PURPOSE OF THE STUDY.
The goal of this study was to identify wheezing and asthma phenotypes based on the time course of respiratory/allergic symptoms throughout preschool years.
A total of 3840 term healthy infants born between 2003 and 2006 were enrolled in a population-based birth cohort study (PARIS). Of the 3840 children initially enrolled in the cohort, 2522 children were included in the cluster analysis.
Data (including symptoms of wheezing, dry night cough, rhinitis, and dermatitis) were collected annually from birth to 4 years of age. K-means clustering was used to group, into phenotypes, children with similar symptom trajectories over the study period. Children with complete reports for all symptoms at all time periods underwent a sensitivity analysis. Once respiratory/allergic phenotypes were identified, their relations with IgE-mediated sensitization, blood eosinophilia, and physician-diagnosed disease were studied by using logistic regression. The risk factors for belonging to these phenotypes were investigated by using multinomial logistic regression.
Four distinct respiratory/allergic phenotypes and 1 reference group were identified. The 4 phenotypes included 2 transient (rhinitis and wheeze) and 2 persistent ones that were associated with IgE sensitization (cough/rhinitis phenotype and dermatitis phenotype). Early lower respiratory tract infections were far more prevalent among the transient wheeze phenotype. The transient rhinitis phenotype never statistically differed from the reference group nor did the transient wheeze phenotype except for diagnosed asthma. The dermatitis phenotype had the highest prevalence of diagnosed eczema and food allergy. The cough/rhinitis phenotype showed the highest prevalence of diagnosed asthma and hay fever, which statistically differed from all the other phenotypes. The only factor associated with the transient rhinitis phenotype was postnatal exposure to environmental tobacco smoke in the home. Transient wheeze phenotype was related to male gender and contact with other children. Lastly, risk factors for both IgE-associated phenotypes encompassed parental history of allergy and potential exposure to stress and allergens, known to be associated with the development of allergic disease.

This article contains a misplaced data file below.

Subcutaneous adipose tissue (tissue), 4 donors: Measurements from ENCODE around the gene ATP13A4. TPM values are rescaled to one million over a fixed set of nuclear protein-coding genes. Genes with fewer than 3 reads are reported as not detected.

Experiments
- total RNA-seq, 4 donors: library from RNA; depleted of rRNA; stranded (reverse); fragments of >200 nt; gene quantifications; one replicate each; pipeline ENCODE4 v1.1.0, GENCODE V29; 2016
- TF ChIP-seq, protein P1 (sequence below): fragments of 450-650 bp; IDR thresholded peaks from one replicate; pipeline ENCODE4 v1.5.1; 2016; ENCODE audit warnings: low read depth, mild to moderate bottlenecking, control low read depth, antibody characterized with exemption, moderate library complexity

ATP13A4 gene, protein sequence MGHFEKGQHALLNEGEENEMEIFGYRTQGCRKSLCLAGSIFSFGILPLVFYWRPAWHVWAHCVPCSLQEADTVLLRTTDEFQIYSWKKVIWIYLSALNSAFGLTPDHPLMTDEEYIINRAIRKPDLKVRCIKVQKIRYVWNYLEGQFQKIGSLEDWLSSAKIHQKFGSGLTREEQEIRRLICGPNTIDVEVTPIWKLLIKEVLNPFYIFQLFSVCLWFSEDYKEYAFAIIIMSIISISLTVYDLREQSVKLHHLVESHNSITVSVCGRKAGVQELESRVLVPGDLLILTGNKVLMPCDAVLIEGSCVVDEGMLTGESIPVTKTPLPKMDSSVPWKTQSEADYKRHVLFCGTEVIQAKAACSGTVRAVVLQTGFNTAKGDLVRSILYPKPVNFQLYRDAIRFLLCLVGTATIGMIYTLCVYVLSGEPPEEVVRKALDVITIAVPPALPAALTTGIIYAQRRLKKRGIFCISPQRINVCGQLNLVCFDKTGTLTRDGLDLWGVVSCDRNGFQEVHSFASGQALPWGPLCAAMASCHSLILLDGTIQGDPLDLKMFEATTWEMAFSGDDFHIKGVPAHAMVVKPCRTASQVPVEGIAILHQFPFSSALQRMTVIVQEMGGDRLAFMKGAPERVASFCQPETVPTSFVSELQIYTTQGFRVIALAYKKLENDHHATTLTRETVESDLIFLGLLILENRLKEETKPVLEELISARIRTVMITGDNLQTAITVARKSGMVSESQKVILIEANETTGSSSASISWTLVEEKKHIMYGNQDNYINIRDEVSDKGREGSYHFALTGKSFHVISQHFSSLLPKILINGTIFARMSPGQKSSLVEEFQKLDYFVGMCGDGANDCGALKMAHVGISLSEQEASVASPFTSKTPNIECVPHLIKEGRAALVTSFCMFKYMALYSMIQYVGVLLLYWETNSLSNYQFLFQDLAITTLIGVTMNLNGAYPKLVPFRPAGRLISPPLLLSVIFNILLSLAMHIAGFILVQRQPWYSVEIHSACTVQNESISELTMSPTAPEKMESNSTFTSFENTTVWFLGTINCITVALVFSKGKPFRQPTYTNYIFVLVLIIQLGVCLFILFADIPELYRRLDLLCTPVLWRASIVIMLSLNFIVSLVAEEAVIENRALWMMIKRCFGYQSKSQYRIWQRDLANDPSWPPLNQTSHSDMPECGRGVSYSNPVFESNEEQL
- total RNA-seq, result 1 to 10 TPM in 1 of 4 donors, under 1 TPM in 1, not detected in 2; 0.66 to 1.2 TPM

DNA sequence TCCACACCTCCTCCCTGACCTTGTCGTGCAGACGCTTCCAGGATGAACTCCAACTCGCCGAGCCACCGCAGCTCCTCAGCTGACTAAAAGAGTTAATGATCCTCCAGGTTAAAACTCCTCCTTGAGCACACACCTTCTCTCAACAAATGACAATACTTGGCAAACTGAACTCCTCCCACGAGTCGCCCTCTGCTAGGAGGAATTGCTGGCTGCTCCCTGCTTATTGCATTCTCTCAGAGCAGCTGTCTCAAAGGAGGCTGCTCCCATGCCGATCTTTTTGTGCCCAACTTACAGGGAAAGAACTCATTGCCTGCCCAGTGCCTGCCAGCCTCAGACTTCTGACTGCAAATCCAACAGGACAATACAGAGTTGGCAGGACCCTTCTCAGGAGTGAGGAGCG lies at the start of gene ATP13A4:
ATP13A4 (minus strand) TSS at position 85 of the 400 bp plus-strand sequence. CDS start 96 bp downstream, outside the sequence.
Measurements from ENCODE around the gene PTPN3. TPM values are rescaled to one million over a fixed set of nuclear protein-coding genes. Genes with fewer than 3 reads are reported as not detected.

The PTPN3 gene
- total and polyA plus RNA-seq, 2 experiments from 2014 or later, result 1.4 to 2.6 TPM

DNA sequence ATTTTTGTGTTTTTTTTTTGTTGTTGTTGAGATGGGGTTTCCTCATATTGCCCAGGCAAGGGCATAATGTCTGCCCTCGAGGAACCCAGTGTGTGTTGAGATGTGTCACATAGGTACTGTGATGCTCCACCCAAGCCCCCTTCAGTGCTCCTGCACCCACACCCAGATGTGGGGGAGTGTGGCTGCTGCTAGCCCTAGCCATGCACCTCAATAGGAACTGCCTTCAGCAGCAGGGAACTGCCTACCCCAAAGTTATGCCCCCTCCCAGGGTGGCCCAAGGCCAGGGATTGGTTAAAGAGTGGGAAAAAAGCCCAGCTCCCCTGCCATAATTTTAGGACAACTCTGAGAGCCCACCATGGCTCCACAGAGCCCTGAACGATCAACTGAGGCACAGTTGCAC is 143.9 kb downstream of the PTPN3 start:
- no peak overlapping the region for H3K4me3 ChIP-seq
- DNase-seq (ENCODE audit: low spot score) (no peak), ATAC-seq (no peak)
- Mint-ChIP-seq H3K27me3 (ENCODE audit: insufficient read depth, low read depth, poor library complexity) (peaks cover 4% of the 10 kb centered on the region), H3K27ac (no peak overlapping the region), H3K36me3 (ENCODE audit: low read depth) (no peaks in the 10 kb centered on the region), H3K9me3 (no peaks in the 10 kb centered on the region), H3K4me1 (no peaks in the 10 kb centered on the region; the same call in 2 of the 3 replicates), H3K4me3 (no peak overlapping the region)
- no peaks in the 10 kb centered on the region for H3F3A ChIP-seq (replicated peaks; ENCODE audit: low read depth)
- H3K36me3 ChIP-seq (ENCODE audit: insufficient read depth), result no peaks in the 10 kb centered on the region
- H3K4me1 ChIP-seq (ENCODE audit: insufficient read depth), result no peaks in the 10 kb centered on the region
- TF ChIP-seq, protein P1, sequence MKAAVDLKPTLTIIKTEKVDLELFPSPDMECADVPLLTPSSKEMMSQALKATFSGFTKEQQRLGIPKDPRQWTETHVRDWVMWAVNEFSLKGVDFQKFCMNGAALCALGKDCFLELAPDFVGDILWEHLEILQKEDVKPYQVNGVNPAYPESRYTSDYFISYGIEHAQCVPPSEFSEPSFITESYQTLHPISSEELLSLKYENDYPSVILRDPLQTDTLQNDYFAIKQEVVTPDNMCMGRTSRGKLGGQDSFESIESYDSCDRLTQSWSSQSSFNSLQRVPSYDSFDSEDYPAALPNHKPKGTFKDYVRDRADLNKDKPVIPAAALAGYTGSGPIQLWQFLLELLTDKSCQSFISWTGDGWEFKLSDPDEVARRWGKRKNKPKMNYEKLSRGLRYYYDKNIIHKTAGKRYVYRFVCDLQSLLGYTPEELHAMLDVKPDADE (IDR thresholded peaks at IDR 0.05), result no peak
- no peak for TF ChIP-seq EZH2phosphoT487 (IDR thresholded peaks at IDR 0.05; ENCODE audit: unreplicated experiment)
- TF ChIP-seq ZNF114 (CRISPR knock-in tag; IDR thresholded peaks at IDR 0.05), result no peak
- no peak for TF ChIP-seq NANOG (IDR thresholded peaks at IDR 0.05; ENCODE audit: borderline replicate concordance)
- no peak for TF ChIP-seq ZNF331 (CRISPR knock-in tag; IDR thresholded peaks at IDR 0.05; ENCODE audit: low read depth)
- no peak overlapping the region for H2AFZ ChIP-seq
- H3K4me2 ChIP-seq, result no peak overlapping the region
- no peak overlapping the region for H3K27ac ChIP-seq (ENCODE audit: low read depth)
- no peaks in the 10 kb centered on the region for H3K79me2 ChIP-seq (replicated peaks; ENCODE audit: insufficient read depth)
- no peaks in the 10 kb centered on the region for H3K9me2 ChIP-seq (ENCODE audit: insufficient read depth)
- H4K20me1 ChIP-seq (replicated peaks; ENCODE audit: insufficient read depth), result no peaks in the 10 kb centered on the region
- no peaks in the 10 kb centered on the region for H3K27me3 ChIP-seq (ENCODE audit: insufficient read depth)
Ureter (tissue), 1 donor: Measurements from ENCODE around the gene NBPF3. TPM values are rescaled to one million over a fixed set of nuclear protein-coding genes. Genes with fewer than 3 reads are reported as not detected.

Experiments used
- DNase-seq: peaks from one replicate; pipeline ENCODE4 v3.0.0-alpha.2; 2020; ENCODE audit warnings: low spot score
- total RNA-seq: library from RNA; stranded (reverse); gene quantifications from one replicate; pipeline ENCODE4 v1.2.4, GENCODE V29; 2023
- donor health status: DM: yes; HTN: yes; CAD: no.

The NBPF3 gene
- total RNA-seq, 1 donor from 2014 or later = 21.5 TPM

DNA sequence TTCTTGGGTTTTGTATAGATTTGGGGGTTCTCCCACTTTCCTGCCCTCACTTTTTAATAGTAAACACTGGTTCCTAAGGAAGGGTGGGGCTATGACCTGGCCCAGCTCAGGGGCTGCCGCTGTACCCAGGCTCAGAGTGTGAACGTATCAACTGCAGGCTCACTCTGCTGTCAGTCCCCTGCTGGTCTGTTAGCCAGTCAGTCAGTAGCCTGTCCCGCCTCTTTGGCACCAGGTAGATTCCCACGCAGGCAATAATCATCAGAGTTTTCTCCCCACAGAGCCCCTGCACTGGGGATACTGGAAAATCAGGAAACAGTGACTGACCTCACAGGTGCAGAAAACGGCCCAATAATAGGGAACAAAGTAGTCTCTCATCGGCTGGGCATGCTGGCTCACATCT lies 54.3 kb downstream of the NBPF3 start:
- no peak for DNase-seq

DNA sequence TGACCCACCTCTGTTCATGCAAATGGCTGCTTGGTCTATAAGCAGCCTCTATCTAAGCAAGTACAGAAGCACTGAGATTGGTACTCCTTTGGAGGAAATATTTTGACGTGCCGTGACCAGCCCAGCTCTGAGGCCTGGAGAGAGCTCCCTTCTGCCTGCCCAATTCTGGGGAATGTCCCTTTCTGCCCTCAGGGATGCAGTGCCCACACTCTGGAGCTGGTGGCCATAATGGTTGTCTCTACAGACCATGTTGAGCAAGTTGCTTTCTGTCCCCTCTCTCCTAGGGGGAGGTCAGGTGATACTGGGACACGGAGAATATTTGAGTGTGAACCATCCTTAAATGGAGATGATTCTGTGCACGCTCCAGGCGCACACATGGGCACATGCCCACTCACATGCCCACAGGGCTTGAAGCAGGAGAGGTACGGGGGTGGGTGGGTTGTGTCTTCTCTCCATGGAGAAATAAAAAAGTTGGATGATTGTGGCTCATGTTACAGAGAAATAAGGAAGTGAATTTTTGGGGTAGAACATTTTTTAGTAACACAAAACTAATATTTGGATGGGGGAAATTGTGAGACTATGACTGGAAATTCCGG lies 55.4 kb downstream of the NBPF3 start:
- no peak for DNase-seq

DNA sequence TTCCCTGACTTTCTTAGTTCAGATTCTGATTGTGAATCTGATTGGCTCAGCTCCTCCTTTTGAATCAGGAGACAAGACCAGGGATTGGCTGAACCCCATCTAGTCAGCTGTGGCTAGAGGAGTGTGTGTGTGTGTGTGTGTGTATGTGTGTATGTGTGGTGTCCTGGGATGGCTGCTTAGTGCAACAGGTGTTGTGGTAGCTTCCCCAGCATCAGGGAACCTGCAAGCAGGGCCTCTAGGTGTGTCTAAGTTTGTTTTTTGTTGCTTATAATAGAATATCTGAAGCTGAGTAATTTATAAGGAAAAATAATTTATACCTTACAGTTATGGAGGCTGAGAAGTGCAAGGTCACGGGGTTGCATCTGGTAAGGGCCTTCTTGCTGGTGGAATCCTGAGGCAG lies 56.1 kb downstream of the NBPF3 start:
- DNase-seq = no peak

This study identified 4 distinct phenotypes based on the time course of respiratory/allergic symptoms in the first 4 years of life. The different phenotypes varied in terms of IgE sensitization and risk factors. The transient phenotypes were linked to irritation and infections, and the persistent phenotypes to allergy.
This study reaches results similar to previously published studies, categorizing children into different clinical phenotypes and groups at risk for developing asthma. Most children with transient wheeze will not go on to develop asthma. In contrast, the persistent cough/rhinitis phenotype associated with IgE sensitization predicted the highest prevalence of diagnosed asthma. Thus, children with risk factors (mainly parental history of allergy), dry night cough, and/or rhinitis not associated with infection should be referred to an allergist early on for allergy testing. Identification of IgE sensitization should change management in a child with a higher risk of developing asthma.
- Copyright © 2014 by the American Academy of Pediatrics